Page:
I do in-house backups for my data, but the system that eats the data now is an all-in-one Intel Atom PC with a dying fan, and I don’t really trust it. Luckily we’re in the future, so fanless ARM-based computers are everywhere, so I built a little backup machine out of one. Details after the break.
Sorry I haven’t posted more. I have done some cool projects, but finding time to post has been hard. To help fill that gap, here’s a report I wrote up detailed a small chapter in my involvement with Team Blue Devil Ocean Engineering, which is Duke’s entry into the Ocean Discovery XPRIZE, a world-wide contest to develop the technology to map 500 km^2 of ocean floor in 24 hours. It presupposes some knowledge about the project, which you can find in this brochure or even these slides, or you can just dive in and have fun gawking at this crazy thing we built, sunk 2km deep in the ocean, retrieved, then debugged.
Details of an intense 48-hour effort to build an deep-ocean-survivable Arduino control circuit for underwater rockets is after the break. It was written as an after-action report for the project, so the language is a bit drier than usual, but I think it’s still a fun read.
It’s basically a really weak leaf blower, but it looks like a giant bazooka, and it was $5 at the time.
It runs on obsolete “VersaPak” batteries, which were part of a proprietary tool battery system from at least 10 or 15 years ago. I had an old electric screwdriver that ran on one of these around then. Each battery was a 3.6V NiCd pack, and this unit uses two of them at once to run at 7.2V.
I wanted to revive it, but I wasn’t going to be hunting down decade-old batteries on ebay to do so. I decided to use 18650 rechargable Li-ion cells (the same kind used in laptop batteries) because they’re 3.7V each (close to the original’s 3.6V) and I had a bunch lying around.
I popped the housing apart, drilled a hole in the side, and added a 2.1×5.5mm panel-mount female DC barrel jack that hooks to where the VersaPaks would connect in. Now I could power it from my bench power supply to verify it worked, and it did.
My first attempt at a battery solution was a single pair of 18650 cells in a cheap ebay case. This worked, except the wires that came pre-soldered to the battery case were a very small gauge, and I actually felt these wires heating up when I used it. This was no good – I was a bunch of my power to wire resistance! Also, the thing ran the pair of 18650s down pretty quick.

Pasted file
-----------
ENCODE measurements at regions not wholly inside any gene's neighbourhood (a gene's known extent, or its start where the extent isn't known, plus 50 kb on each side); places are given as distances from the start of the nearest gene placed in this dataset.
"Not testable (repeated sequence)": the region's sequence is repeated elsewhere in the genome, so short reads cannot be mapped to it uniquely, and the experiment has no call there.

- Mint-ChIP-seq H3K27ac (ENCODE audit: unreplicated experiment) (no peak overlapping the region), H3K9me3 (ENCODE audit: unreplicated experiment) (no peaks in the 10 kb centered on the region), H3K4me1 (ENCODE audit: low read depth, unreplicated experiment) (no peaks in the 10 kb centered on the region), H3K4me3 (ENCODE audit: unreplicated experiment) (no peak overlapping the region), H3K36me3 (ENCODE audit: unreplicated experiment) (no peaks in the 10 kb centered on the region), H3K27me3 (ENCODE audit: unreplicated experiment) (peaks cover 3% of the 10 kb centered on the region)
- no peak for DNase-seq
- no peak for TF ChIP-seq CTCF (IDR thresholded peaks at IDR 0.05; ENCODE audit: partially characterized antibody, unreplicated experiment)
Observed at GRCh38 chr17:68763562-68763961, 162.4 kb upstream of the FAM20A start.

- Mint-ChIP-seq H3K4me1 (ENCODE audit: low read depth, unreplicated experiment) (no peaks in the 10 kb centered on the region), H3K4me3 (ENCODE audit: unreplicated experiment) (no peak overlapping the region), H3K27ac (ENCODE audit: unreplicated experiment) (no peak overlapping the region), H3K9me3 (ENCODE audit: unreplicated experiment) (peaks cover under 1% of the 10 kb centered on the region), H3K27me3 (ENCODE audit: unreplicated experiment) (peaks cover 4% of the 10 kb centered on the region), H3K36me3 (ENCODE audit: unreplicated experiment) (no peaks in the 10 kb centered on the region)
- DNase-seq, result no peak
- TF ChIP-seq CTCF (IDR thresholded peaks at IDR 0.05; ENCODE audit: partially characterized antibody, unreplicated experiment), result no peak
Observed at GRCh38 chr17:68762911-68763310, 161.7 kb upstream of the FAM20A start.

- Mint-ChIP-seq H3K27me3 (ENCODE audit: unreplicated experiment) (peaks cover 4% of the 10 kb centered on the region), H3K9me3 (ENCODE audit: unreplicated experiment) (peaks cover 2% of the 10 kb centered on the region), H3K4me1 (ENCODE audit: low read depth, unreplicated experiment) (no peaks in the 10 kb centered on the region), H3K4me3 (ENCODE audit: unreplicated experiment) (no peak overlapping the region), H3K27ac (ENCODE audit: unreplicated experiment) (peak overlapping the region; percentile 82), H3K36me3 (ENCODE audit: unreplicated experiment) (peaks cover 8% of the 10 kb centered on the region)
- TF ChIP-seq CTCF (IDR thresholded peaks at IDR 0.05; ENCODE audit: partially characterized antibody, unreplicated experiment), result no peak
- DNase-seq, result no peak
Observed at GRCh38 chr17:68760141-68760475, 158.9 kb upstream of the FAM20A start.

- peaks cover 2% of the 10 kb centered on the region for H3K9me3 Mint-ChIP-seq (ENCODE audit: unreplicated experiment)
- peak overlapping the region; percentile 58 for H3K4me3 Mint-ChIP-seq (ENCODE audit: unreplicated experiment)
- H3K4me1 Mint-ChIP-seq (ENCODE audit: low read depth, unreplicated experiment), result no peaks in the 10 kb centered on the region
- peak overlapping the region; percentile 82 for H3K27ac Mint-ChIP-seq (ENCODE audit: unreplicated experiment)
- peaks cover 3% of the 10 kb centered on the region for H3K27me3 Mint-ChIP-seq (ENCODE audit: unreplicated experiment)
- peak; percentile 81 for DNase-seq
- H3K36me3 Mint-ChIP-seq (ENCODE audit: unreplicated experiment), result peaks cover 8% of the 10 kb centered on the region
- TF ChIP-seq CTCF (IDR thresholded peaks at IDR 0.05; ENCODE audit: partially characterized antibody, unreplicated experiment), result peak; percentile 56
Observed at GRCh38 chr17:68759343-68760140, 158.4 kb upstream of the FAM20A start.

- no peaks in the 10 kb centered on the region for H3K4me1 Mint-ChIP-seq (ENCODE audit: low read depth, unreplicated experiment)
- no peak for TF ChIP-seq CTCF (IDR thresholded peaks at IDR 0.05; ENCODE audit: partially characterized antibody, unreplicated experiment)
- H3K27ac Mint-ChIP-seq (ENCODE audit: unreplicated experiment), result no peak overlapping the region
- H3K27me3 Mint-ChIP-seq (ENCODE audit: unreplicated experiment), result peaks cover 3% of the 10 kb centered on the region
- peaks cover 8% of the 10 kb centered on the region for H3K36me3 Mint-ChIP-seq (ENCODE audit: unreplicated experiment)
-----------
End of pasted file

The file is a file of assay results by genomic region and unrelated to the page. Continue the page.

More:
I don’t have any pictures of any of that because I did that part a long time ago, then lost interest. Recently, I felt like doing a little project, and the thing was sitting here, so I finally finished it.
I got two new two-cell battery cases, and snipped their tiny pre-soldered wires. I soldered on good 22 AWG wires direct to the outputs, and hot-glued the wires for mechanical strength. I ran both sets of battery pack wires to a single male DC barrel plug, so as to run two pairs in parallel (2S2P in battery-people speak). I screwed the two cases to the housing (there’s plenty of room to screw into where the VersaPaks used to plug in) and plugged it in, and presto. No more warm wires and much better battery life.
I like this thing because it can quickly blow sawdust and stuff in the shop without sending screws and heavier stuff flying around. Also, Reginald is terrified of it.
I’ve come to realize that I can’t run the MPCNC in my office — it just kicks out too much dust. I could add a vacuum, but I bet there’d still be a bunch kicked off. Therefore, I’ve modified the machine to be portable and wifi-enabled, so I can take it to the shop out back.
To do this, I’ve done three main things:
- Attached a Raspberry Pi running OctoPrint, with configuration made so I can upload gcode via a Windows share (samba).
- Added handles to either side, and eyelets with rope for a shoulder sling, allowing it to be tipped over, collapsed, and carried out by myself.
- Protected the electronics with a removable cover made of hardboard.